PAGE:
In setting up this citation, Agamben makes it clear that he sees and appreciates the important link forged in Aristotle between the voice and zoe. Indeed, Dolar himself is drawn to this very discussion, confirming-if only obliquely-the common ground of their respective projects. The link at issue is that between zoe and the animal, or, to put the matter more carefully, the exclusion from the properly political-that is, the politics sustaining the aporias of sovereignty-the exclusion of the being who has a voice but not language, that is, the animal.
Voice, animal, bare life, politics: these terms, virtually in this syntagmatic order, reappear in The Open, Agamben's unsettling meditation on the human-animal relation. He does not here return to Aristotle but instead restages the discussion of voice by appealing to Ernst Haeckle's Anthropogenie, a text in which the origin of the human is grounded in an evolutionary transformation of a sprachloser Urmensch, a primordial man without speech. As in Homo Sacer, what Agamben wants to foreground is the relation between a politics founded on the aporias of sovereignty and the becoming human of the prehuman. And while this might lead one to assume that he aligns the animal, and therefore the voice, with naked life, he does not. Instead, what he aligns with naked life is the form of existence that serves as the background out of which emerged the human/animal distinction, that is, "a life that is separated and excluded from itself" (Open 38). Significantly, this life excluded from itself recalls Agamben's earlier alignment of zoe and voice by stressing the fact that zoe refers to the undifferentiated background out of which the animal/human distinction will emerge. Nowhere in the trilogy does Agamben call for an evolutionary reversal, but it is clear that voice must be brought back, if for no other reason than to remind us of how deeply into the human sensorium the political cuts, and what precisely a politics freed of the aporias of sovereignty must seek to give expression to.
On the face of this, it is hard to recognize here the motif of phonocentrism. And while Agamben nowhere appeals to the Lacanian concept of the voice as the objet a, his treatment of voice as a concept through which to approach the means by which life excludes itself from itself certainly implies a somewhat less occulted affiliation with the psychoanalytical discussion-or so might one conclude before considering carefully how Agamben's discussion of the animal takes up the work of Heidegger.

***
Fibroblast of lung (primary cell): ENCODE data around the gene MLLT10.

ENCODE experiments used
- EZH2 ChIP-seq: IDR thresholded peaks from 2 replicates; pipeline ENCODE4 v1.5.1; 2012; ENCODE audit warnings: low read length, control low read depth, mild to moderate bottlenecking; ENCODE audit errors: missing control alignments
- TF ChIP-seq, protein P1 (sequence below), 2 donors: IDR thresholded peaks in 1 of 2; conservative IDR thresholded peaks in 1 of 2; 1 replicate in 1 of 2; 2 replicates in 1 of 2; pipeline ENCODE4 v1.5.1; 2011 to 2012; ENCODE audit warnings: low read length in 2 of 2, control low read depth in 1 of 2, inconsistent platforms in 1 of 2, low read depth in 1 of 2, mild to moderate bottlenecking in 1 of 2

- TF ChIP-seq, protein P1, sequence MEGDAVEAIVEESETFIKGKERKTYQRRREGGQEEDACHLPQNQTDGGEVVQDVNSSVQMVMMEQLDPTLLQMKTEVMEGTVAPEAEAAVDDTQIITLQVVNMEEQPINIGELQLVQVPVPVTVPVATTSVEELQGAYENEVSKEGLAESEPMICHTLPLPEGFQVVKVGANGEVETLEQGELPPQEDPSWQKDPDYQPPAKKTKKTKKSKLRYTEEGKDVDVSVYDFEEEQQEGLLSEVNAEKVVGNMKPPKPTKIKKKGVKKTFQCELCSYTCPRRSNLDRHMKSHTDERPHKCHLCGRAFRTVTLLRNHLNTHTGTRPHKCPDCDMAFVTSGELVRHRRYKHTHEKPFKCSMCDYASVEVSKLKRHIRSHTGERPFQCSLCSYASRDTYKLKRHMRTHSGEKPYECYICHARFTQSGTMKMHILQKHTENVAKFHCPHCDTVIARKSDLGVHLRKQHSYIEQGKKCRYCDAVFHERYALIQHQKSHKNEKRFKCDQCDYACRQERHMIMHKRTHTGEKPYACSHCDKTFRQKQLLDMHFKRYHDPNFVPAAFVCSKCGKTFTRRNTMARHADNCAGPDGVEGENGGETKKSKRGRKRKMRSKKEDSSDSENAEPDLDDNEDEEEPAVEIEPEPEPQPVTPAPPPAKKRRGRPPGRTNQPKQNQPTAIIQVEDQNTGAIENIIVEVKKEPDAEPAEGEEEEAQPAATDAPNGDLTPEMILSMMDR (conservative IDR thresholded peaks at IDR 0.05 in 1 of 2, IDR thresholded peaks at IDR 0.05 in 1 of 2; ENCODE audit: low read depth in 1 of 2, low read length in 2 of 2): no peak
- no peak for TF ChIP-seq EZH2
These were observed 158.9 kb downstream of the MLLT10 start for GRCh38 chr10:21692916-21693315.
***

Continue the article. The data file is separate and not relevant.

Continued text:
As Agamben acknowledges, his title derives from Heidegger's lectures from 1929 to 1930 collected as The Fundamental Concepts of Metaphysics: World, Finitude, Solitude., There, Heidegger following Rilke's invocation of "the open," sets up an organizing tension between the animal, who is "poor in world," and man, who is "world forming." In the course of Agamben's intricate and thought-provoking discussion, this tension is recast in ontological terms as one between concealedness and unconcealedness, a distinction that in the final paragraph of chapter 15 is made to reconnect with politics. To wit, the unconcealedness that sets the tone of Dasein is understood by Heidegger to find its proper locus in the polis, that is, a social order in which the animal's mode of openness, that of captivation and extreme boredom, is left radically outside, as it were, both day and night. On Plato's city map of Athens, and this would not have escaped Rilke, the poet and the animal are found in the same place: outside howling at the moon.
What brings this presentation into connection with the theme of phonocentrism does not, in fact, appear on its face. Instead, phonocentrism functions like what Michael Rifaterre used to call a "hypogram," a borrowed, often unconsciously borrowed, grit of text matter that allows the pearl of a subsequent discussion to form. In this case, Agamben's hypogram is the entirety of chapter 6 in Derrida's Of Spirit (1987). Although Derrida is there concerned with the status of Geist, indeed, the difference between geistig and geistlich, and Heidegger's avoidance of it, he too comes upon the animal that hides in the thickets of The Fundamental Concepts of Metaphysics. Precisely because Heidegger defines the world as spiritual, geistlich, the animal, that is, the being poor in world, is essentially without spirit. What Derrida adds, and this will come as no surprise, is the problem of language. Specifically, starting from Heidegger's acknowledgment that "the leap from the animal that lives to the man that speaks is as great ... as that from the lifeless stone to the living being" (Of Spirit 53), Derrida lingers over Heidegger's use of the "strike through," the "crossing out" that is put to work in these pages. In discussing the poverty of the animal, Heidegger emphasizes that this bears on the matter that while a lizard may be stretched out on a rock, strictly speaking, the word rock should be crossed out (much as Heidegger will later cross out Being itself) because the lizard cannot relate to "the rock" as such. That is, the animal is poor in phonocentrism. It cannot be present to the signified of the signifier rock, a situation figured in the crossing out of the written word. Note that Heidegger insists that the lizard is certainly present to the referent, the rock upon which it lies, but not to the signified of the phonemic bundle rock. Linking this to the philosophical as such clarifies that we are indeed on the terrain of phonocentrism, that is, that the meaning of the rock in general is tied to the acoustic image that the lizard cannot fail to miss. Perhaps, if Thomas Sebeok is right, the lizard is simply poor in zoosemiotics. To be sure, we may never know.